2022 Investment Outlook: Assessing the path ahead

2022 Investment Outlook: Assessing the path ahead
Key takeaways
2020 and 2021 saw dramatic monetary and fiscal policy moves
2022 looks to be a year of transition as policies and economies move toward a more normal state.
Inflation will likely define the economic and market environment next year
Continued supply-chain disruptions and an upsurge in demand are threatening to keep inflation high across many economies.
Our base case foresees normalizing global growth, remaining above its long-term trend but decelerating to a more sustainable rate
We also share tail risk scenarios for transitory and persistent inflation risk, and the investment implications of each.

It’s that time of year again, when we release our investment outlook for the coming year. As always, this has been a collaborative effort, reflecting the views of many investment professionals and thought leaders at Invesco. We have provided a base case scenario, which we believe is very likely, along with the potential investment implications of that scenario. In addition, we have once again provided two tail risk scenarios, which we believe are less likely but nevertheless important to contemplate. We also explore the potential investment implications of those tail risk scenarios.

Setting the stage

2020 and 2021 saw dramatic monetary and fiscal policy moves. Now the stage is set for 2022 to be a year of transition as policies and economies move toward a more normal state. However, issues remain that will likely define the economic and market environment, including continued supply-chain disruptions and an upsurge in demand that threaten to keep inflation high across many economies. For 2022, our outlook is centered on the question of inflation and how markets and policymakers may react to it.

Our base case

We expect global growth to normalize, remaining above its long-term trend but decelerating to a more sustainable rate as fiscal stimulus is gradually removed. We anticipate that inflation will peak in mid-2022 and then start to slowly moderate, backing down toward target rates by the end of 2023 as supply-chain issues resolve, vaccination levels increase, and more employees return to the workforce. We still believe the Federal Reserve (Fed) will be patiently accommodative, with a rate lift-off in the back half of 2022, although other developed countries’ central banks might act more quickly. Finally, we expect volatility will increase as markets digest the transition to slower growth and a gradual tightening in monetary policy.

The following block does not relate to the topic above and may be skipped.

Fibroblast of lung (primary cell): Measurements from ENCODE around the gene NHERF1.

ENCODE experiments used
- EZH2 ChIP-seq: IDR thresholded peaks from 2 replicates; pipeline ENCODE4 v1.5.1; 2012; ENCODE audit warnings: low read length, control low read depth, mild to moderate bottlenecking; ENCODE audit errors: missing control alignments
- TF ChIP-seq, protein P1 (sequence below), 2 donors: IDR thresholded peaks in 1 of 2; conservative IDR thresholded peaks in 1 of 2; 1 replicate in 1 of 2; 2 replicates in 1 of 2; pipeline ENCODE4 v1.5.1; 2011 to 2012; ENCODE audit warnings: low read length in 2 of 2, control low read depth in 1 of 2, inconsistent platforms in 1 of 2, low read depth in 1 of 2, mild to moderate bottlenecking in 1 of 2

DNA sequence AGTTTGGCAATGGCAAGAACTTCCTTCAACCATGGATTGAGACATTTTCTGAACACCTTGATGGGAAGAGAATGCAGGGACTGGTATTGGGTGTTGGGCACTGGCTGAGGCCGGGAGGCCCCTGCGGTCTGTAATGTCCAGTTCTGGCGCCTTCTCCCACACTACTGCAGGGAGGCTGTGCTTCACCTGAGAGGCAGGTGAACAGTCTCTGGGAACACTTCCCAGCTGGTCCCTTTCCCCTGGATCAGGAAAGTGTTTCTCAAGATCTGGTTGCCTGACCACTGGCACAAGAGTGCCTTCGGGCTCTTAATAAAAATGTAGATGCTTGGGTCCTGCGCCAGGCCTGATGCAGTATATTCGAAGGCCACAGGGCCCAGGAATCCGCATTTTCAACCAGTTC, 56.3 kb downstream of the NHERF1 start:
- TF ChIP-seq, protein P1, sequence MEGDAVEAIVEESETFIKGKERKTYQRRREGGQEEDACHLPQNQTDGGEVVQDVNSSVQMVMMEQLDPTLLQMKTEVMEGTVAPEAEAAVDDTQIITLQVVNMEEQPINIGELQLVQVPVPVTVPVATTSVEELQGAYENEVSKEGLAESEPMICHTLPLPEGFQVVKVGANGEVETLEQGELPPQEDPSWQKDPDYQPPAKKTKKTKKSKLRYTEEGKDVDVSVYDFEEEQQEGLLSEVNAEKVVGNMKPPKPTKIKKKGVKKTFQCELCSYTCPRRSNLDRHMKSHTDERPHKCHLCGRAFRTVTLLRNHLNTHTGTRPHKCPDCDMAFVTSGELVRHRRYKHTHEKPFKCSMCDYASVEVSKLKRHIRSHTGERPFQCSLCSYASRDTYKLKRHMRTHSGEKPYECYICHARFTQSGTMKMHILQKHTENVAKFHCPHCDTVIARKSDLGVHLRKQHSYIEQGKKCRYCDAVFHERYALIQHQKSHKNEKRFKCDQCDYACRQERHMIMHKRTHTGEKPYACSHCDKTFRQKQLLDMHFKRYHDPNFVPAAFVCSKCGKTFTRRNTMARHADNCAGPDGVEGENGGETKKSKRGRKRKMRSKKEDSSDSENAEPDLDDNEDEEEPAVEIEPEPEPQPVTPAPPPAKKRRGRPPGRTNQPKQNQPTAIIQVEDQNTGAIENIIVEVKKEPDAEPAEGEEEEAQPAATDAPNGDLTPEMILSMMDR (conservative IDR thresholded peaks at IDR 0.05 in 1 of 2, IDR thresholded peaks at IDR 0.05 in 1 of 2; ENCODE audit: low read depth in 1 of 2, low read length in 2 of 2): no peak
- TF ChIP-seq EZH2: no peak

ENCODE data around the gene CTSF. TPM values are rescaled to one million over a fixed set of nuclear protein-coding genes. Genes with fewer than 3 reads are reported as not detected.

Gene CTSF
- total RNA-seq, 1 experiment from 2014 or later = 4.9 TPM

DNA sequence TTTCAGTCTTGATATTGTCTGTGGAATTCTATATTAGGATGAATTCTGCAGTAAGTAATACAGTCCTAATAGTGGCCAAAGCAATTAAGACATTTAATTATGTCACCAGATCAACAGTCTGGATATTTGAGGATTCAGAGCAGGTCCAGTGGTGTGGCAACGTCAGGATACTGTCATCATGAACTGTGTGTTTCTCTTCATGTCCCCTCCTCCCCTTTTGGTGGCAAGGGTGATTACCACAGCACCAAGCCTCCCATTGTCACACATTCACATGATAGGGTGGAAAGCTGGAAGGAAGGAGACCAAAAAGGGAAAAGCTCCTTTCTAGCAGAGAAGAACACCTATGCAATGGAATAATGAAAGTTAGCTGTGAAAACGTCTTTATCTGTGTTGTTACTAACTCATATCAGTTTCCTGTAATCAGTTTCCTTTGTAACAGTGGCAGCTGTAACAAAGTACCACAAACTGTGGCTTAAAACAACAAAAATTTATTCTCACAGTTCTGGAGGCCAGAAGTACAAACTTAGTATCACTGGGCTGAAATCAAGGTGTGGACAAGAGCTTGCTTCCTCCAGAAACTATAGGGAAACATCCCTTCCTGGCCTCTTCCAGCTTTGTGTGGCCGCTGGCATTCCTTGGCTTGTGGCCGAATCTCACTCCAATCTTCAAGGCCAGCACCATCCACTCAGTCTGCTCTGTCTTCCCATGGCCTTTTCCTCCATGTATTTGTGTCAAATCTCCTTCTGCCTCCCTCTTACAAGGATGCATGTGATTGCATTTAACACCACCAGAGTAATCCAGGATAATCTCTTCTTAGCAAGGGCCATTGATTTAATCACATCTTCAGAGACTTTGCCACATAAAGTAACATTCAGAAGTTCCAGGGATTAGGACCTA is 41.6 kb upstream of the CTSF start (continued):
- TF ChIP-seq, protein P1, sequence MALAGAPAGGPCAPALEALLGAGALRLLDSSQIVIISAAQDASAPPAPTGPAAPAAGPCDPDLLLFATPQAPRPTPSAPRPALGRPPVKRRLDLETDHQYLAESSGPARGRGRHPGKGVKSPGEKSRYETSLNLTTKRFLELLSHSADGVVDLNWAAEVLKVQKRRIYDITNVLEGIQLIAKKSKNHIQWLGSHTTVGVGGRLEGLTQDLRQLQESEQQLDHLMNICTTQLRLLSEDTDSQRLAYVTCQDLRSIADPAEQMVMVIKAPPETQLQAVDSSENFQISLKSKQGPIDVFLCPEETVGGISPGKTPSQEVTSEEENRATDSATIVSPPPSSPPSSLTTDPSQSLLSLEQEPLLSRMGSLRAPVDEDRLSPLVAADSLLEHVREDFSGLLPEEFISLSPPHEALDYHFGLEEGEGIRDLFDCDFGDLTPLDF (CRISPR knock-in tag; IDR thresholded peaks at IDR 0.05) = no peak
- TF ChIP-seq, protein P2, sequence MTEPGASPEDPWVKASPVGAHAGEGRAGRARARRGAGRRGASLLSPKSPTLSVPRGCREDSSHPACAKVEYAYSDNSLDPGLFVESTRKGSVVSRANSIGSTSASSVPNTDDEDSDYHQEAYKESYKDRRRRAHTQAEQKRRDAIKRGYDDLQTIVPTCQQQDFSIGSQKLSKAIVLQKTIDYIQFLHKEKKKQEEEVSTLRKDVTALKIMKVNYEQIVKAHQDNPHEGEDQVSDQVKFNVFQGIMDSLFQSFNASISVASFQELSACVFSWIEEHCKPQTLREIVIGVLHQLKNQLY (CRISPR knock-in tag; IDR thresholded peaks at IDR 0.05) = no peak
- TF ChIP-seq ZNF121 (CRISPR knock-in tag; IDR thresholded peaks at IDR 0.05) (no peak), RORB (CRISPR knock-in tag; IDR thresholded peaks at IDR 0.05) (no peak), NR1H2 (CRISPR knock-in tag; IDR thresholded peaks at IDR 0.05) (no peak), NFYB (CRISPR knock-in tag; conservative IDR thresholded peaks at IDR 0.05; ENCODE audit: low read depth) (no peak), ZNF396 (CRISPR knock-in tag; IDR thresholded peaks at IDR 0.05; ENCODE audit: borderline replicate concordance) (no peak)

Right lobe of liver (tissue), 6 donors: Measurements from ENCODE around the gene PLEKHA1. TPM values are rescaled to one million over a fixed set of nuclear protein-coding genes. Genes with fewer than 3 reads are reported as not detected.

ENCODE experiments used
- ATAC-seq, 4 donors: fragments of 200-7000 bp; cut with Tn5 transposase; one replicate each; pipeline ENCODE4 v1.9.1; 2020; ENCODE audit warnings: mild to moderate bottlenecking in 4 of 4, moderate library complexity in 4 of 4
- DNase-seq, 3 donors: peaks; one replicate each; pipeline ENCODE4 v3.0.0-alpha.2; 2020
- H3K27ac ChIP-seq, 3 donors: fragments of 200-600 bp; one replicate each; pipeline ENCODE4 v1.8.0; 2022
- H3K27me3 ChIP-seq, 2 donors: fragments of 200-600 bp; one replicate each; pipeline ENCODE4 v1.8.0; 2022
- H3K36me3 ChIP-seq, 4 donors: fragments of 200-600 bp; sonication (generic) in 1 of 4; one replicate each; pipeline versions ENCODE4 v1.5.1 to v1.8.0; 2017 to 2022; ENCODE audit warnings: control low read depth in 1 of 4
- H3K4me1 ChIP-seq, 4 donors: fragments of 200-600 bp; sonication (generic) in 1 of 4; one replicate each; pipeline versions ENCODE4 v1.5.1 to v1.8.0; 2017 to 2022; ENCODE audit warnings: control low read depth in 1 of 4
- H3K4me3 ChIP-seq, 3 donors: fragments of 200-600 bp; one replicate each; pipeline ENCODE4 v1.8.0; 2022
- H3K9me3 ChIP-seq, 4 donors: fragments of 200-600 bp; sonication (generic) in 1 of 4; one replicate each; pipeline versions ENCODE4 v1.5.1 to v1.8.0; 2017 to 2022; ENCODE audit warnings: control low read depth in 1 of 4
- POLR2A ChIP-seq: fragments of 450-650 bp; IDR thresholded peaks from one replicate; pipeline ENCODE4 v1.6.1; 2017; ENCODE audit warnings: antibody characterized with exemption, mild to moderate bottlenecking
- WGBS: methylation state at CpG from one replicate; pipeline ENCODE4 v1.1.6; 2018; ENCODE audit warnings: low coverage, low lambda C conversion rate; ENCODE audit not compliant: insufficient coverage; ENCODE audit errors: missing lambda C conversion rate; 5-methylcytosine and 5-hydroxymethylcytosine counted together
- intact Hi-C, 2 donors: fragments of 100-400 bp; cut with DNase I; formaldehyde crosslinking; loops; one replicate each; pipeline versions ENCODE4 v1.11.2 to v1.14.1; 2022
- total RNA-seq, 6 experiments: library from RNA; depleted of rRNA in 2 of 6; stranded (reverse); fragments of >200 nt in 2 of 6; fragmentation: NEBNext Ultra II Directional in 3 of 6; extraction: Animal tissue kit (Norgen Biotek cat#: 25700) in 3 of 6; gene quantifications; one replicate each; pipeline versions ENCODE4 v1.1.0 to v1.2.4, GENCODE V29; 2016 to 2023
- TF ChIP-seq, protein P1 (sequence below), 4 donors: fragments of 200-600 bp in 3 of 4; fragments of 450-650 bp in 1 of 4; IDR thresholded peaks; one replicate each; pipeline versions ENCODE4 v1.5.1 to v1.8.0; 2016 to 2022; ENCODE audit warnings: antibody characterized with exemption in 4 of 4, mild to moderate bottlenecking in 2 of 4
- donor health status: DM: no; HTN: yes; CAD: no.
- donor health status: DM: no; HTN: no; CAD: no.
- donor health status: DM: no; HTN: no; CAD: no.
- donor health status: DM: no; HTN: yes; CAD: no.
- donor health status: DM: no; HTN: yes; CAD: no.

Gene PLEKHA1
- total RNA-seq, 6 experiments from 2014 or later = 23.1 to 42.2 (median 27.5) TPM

From a relative asset allocation perspective, our base case expectations lead us to a reduced risk posture, with a slight overweighting of equities tilted toward defensive sectors such as information technology, communication services, health care, real estate and consumer staples. We prefer quality and large caps in this scenario, given slowing growth expectations and stable (or lower) long-term bond yields. We also anticipate that alternatives such as real estate and private credit, as well as commodities, would outperform in this environment. For regional allocations, our base case indicates a preference for emerging markets (including EM currencies) due to cyclical divergence and US equities over other developed markets as the global slowdown favors regions with lower cyclical exposure and lower operating leverage.

Transitory inflation risk

In our transitory inflation risk scenario, current inflation fears prove to be overblown, with inflation gradually coming off its current highs toward something close to or below 2%. We see higher than normal growth in this environment, ultimately pointing to economies being earlier in the cycle than we currently judge them. In this scenario, our favored asset classes would include equities (particularly industrials, materials, energy, and financials) as well as high yield and investment grade fixed income; regionally we would prefer the US (and the US dollar) and developed ex-US markets.

Persistent inflationary risk